Paracas is located in the Pisco Province in the Inca Region on the Southern coast of Peru. Home of the ground breaking discovery in 1928 by Julio Tello of a massive graveyard containing tombs filled with the remains of individuals with elongated skulls, now known as the famous Paracas Skulls.
They are approximately 3000 years old, and initial DNA analysis of them has revealed that they may not have come from humans, but from a completely new species, according to Paracas Museum assistant director, researcher and author Brien Foerster. Here is the apparent quote from the geneticist who did the testing
“Whatever the sample labeled 3A has came from – it had mtDNA with mutations unknown in any human, primate or animal known so far. The data are very sketchy though and a LOT of sequencing still needs to be done to recover the complete mtDNA sequence. But a few fragments I was able to sequence from this sample 3A indicate that if these mutations will hold we are dealing with a new human-like creature, very distant from Homo sapiens, Neanderthals and Denisovans. I am not sure it will even fit into the known evolutionary tree. The question is if they were so different, they could not interbreed with humans. Breeding within their small population. they may have degenerated due to inbreeding. That would explain buried children – they were either low or not viable”
It’s always been thought that the skulls were a result of cranial deformation, where the head is bound or flattened to achieve the shape. Many authors state that the time period to perform this shaping was approximately 6 months to 3 years, but the practice is no longer performed, which makes it hard to really know. According to Forester:
“From the doctors that I have spoken to, they have said that you can alter the shape of the skull but you cannot increase the size of the skull. The skull is genetically predetermined to have a certain volume.”
This is why these skulls are such a mystery, because of their cranial volume, which in some cases is 2.5 times larger than a conventional human skull. Again, it’s well known that cranial deformation changes the shape of the skull, it’s been done by ancient cultures before by binding the head between two pieces of wood, or binding in cloth, but this does not change the volume and cause elongation like we see with the Paracas skulls.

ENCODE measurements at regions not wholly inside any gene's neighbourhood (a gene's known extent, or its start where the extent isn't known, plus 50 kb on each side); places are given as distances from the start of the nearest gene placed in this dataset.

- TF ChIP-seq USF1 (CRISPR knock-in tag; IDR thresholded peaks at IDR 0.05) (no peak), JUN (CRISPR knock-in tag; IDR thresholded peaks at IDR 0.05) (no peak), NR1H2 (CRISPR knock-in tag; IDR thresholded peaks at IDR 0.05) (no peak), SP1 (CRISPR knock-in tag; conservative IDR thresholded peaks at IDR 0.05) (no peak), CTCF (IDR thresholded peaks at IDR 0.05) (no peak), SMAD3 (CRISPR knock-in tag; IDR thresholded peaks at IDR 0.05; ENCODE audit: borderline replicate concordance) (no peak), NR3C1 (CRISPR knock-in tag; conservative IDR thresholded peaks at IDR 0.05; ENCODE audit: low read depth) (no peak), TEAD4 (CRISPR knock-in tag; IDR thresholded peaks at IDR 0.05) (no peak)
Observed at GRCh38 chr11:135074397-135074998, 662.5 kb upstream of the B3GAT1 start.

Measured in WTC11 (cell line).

“As I have said, deformation can alter shape, but not the volume of bone material, and certainly not twice as much. We are dealing with 2 different phenomena: elongation through binding, and elongation via genetics. The Paracas skulls are the largest found in the world, but from what root race stock would they have originated? To suggest that natural elongation was the result of hydrocephaly or some other clinical condition is ridiculous.”
Brien Foerster has just revealed the preliminary results of the analysis. He reports on the geneticist's findings:
It had mtDNA (mitochondrial DNA) with mutations unknown in any human, primate, or animal known so far. But a few fragments I was able to sequence from this sample indicate that if these mutations will hold we are dealing with a new human-like creature, very distant from Homo sapiens, Neanderthals and Denisovans.
The implications are of course huge. “I am not sure it will even fit into the known evolutionary tree.”
Enter David Hatcher Childress, a well known promoter of some very Bad Archaeology indeed. In a 2012 book, The Enigma of Cranial Deformation: Elongated Skulls of the Ancients, co-written with Brien Foerster (described as a “Canadian-Peruvian anthropologist” by Amazon, although it would be more accurate to describe him as a tour operator)
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